Over the past four years, we have increased our work focussed on advocating for transparency, accountability and participation in asset recovery. This has included developing sets of Civil society principles on accountable asset return in 2021, as well as on asset management, sanctions and victims in 2023, topics identified as priorities by our partners.  These principles, particularly those on accountable asset return, have been used to engage nationally and internationally with governments to advocate for more open asset recovery policies. One area where this is particularly important is when indirect modalities are used to return stolen funds and hence where it is harder to rely on national transparency and participation rules to engage with returns.

Our planned work in this area aims to promote these principles at the national, regional and international levels, such as through the UNCAC Conference of State Parties (CoSP) and the International Anti-Corruption Conference (IACC), ourselves and in cooperation with partners, and to particularly focus on advocating for transparency, accountability and participation in return modalities.

Engaging on the topic of enablers and enabling environments for cross-border and grand corruption has to date only been a marginal topic of work for CiFAR. This has primarily been due to this thematic area being advanced by several other CSOs and our work therefore being focussed on supporting their efforts. Discussions with partners have indicated that engaging in this topic would be important for CiFAR, especially regarding those enablers that have seen less focus from other actors.

Our planned work in this area therefore aims to address enablers in two specific settings. The first of these are real estate agents in emerging and newer housing markets, a group little addressed in the discourse to date but of high importance in our priority countries. The second is on reputation laundry as a facet of asset recovery.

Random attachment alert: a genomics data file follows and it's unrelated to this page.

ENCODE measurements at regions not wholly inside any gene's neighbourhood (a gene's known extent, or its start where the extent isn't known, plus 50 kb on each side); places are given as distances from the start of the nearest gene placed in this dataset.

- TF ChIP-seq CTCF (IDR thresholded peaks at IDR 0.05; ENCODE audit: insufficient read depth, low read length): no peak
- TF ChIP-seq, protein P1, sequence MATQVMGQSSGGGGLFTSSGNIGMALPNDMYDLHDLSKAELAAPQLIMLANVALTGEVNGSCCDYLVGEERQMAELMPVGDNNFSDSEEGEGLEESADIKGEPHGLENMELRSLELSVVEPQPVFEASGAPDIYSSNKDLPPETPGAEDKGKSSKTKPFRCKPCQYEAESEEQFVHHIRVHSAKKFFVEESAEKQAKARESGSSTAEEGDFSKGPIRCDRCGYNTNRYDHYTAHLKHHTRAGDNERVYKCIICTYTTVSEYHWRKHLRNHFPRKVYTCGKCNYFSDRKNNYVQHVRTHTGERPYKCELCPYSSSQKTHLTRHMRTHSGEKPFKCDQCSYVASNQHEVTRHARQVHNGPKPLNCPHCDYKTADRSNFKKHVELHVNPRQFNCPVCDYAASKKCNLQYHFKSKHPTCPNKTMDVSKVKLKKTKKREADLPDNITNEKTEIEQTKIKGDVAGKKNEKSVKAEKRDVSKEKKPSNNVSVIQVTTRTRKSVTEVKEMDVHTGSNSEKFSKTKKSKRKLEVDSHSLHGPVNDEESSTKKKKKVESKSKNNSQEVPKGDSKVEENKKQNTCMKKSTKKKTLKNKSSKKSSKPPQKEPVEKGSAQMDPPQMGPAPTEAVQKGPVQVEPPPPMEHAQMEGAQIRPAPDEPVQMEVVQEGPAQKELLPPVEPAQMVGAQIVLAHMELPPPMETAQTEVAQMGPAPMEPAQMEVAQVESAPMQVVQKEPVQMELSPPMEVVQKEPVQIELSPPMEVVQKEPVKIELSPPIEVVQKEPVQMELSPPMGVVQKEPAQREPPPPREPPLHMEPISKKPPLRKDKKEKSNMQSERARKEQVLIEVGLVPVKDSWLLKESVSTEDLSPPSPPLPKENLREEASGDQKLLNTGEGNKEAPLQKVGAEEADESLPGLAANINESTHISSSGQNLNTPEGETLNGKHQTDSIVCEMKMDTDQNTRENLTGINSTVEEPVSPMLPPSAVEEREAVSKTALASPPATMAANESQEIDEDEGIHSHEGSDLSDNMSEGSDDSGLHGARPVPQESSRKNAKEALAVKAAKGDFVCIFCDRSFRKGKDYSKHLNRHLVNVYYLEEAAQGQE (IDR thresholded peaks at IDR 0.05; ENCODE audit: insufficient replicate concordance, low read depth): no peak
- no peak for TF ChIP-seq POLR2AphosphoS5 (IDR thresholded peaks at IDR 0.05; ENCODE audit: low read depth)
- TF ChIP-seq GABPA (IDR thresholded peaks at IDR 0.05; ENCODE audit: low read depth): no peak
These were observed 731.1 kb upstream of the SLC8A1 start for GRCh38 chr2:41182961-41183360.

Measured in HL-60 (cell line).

Results Area 2: Implementing reforms

This results area focusses on national, regional and global engagement to implement best practice and international standards and to promote ongoing reforms; support to CSOs to advocate and campaign for these reforms; direct advocacy towards global and regional reforms.

Over the past four years we have done extensive work to support partners to engage in reforms to legislation and policy to enhance their country’s response to asset recovery and to use asset recovery as a tool to support transparency, accountability and participation. This has included reviewing legislation, developing research to support reform recommendations, and direct outreach to governments with partners. While our mandate has and will remain global, in the second half of our previous strategy we focussed on specific countries where we felt the potential for collaboration and reform was stronger.

Our 2024 – 2027 strategy sees a similar focus on priority countries where we will devote more resources to supporting national level reform. These countries are: Angola, Brazil, Kenya, Moldova, and Mozambique.

CiFAR has engaged in global and regional reforms since its inception, in particular supporting common civil society positions and voices at global events, such as the Global Forum on Asset Recovery (GFAR) in 2017 and Conferences of States Parties to the UNCAC, as well as at the International Anti-Corruption Conference (IACC). Regionally, our focus has largely been on engagement with the European Union as a bloc, which is both important and in the process of establishing an architecture for improved detection of illicit financial flows and asset recovery. In the last two years of our previous strategy, however, we also became increasingly involved in African Union (AU) level reforms and on the Common African Position on Asset Recovery. Our planned work seeks to build on this global and regional work, while also extending our outreach to regional bodies in the Americas.

Sanctions has been a priority for CiFAR in its work since founding and in the intervening years the use of sanctions as an anti-corruption tool has much expanded. This has included the rapid expansion of country-regimes covering corrupt officials and businesspersons, as well as the roll out of anti-corruption sanctions across many countries. Our work has supported this expansion, providing evidence-based research on what works and what does not when it comes to sanctions as a tool for asset recovery, as well as assessing how sanctions have been or could be used in different national contexts. Our planned work, complementing our work in Area 1 on setting standards linking sanctions and investigations, seeks to build on this expansion and looks particularly into how sanctions are crafted and implemented. It also seeks to support our partners in priority countries to be more involved in sanctions work.

Results Area 3: Advancing transparency